Joumana Haddad: The Warrior Poet Fights for Women in the Arab World

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Dynamic and Culturally active on many fronts, Joumana Haddad can impress many. In charge of the Cultural page of the famous Lebanese daily “An-Nahar” since 2001, in addition to writing numerous books and essays in several languages, she successfully launched “Kafas” the play she wrote (The Cage). Showing now at Metro al-Madina in Beirut (adapted and directed by Lina Abyad and produced by Nour Maatouk)

Joumana Haddad

Best known abroad for her book “Superman is an Arab”, a violent protest against the patriarchal system in place in the region, Joumana stands strong for the values she believes in: “I have always been committed to justice against indifference. I think that as Humanists our commitment encourages a person to reconnect with our sense of Humanity. So it’s only natural that each one of us does something meaningful to improve his life and that of others. The accumulation of small successes often induce big changes.”



Her refusal to be “ a woman treated with condescendence, an accessory, or a piece of meat that should match the expectations of others” has led her to write and denounce the system very clearly; receiving strong support as well as sometimes harsh criticism that she dismisses easily : “I’m able to make my own decisions and take my own responsibilities. In a patriarchal society, composed of men but also of women, the system is unfair to women. But this conditioning is counterproductive and we should manage to raise human beings without these labels which do not define us.”


Her play “Kafas” –The Cage- tackles female social conditioning, with five women in the waiting room of a gynecology practice, discussing their pending appointment with the gynecologist. There is the spinster, the veiled, the lesbian, the prostitute and the woman obsessed by her weight. Joumana Haddad describes the play as “both hilarious and dramatic, with a crude language that authentically translates the pain women feel when they are reduced to this role and held in a “vagina-shaped cage”.

“Kafas”      Photo Maya Alameddine

It’s in French Poetry that Joumana Haddad first recognized herself at the age of 11-12 by listening to her French teacher as he read outloud “Liberté” a Poem by Paul Eluard. After school, once back home, she immediately writes “My Freedom” and other poems soon start to follow. First in French, then in Arabic: “I used to think that the Arabic language was not adapted to what I wanted to express, but in fact it worked beautifully as I re-discovered modern Arab Poets” recalls Joumana Haddad.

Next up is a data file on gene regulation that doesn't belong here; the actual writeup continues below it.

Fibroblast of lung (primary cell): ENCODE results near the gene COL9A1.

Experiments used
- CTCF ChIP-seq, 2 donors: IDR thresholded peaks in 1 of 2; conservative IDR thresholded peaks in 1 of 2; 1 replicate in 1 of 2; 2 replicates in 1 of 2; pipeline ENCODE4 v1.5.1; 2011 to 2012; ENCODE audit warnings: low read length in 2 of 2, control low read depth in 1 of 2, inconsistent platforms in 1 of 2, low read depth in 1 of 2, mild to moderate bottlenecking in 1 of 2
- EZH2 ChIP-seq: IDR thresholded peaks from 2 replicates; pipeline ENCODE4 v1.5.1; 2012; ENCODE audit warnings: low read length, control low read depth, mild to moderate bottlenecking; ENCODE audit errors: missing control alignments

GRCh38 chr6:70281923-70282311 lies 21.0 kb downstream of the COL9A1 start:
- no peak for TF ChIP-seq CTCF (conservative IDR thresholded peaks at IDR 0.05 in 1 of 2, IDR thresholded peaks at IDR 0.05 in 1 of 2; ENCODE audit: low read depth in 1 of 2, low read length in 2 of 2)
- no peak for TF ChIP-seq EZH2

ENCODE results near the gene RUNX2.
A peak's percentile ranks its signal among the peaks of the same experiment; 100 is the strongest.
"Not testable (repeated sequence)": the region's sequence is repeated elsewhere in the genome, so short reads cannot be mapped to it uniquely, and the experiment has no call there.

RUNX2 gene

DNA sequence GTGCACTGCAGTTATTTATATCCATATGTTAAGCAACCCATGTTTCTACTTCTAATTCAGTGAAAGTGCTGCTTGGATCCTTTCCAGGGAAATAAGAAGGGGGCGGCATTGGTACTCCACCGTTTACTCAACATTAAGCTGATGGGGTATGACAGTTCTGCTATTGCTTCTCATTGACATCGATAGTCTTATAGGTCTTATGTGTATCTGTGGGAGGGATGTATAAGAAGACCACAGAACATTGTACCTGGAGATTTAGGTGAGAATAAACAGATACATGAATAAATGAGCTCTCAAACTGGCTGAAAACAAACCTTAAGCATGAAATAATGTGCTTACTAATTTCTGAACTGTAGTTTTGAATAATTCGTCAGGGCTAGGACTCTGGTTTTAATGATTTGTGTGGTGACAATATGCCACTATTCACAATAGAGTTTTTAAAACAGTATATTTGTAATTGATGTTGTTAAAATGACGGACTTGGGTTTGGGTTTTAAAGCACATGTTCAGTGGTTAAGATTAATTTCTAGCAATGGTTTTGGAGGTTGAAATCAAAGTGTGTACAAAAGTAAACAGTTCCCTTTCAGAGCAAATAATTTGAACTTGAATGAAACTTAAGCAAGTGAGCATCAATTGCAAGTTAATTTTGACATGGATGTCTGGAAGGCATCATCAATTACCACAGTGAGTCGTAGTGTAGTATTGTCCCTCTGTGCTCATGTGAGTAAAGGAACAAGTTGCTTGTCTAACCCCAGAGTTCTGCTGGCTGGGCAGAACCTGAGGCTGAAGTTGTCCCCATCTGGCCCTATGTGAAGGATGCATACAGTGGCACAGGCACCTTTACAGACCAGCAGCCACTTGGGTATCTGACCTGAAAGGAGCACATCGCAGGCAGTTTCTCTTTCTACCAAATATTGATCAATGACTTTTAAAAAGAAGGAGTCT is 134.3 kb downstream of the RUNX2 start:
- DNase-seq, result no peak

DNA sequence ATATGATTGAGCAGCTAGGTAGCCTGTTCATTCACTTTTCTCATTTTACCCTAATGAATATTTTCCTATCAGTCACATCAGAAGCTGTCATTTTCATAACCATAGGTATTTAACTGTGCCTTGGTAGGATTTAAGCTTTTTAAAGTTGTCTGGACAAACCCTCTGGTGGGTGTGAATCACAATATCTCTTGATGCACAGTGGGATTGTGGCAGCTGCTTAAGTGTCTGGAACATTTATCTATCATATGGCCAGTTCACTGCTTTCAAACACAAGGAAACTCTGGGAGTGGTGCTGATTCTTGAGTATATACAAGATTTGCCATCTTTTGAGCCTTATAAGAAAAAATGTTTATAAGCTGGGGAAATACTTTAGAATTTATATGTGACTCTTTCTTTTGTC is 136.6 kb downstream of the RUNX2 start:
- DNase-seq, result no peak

“Kafas”  Photo Maya Alameddine


“In 1995, my first collection of poems was published. At that time I was already being featured once a week in Le Réveil (a Lebanese daily in French gone since). It was very encouraging.” Then, the young woman starts working at An-Nahar as a translator  (1997), fluent as she was in seven languages, but still continues to strive towards her goal: to be part of the cultural page of this prestigious Newspaper. Four years later, she achieves her dream, and starts conducting interviews with Internationally famous authors such as Umberto Ecco and Paul Auster, before becoming Head of the Cultural Section.

Joumana Haddad

Today, as a Multi-Awarded Writer & Journalist, she continues to publish books, essays as well as children’s books. “I grew up in a house where a book was a necessity, not just a mere accessory,” she says. “It was my unique entertainment tool. I dreamt through literature, it was my oxygen. I naturally developed a passion for Culture.”

Joumana Haddad    Photo Maya Alameddine

Having grown in a Lebanon plagued by war, books helped Joumana to hold on as she never left the country that gave her the first opportunities to achieve her dreams. “But I understand why young people today take the decision to fly away. My eldest is already installed in London, and the second is looking forward to leave as well. I’m not sad, my love for them as a mother pushes me to desire their departure. I respect their decision and their need to discover the world so that they do not live what I’ve lived (I.e the War). If one day they decide to return, it will be from their own free-will. So that they can live instead of just survive ”

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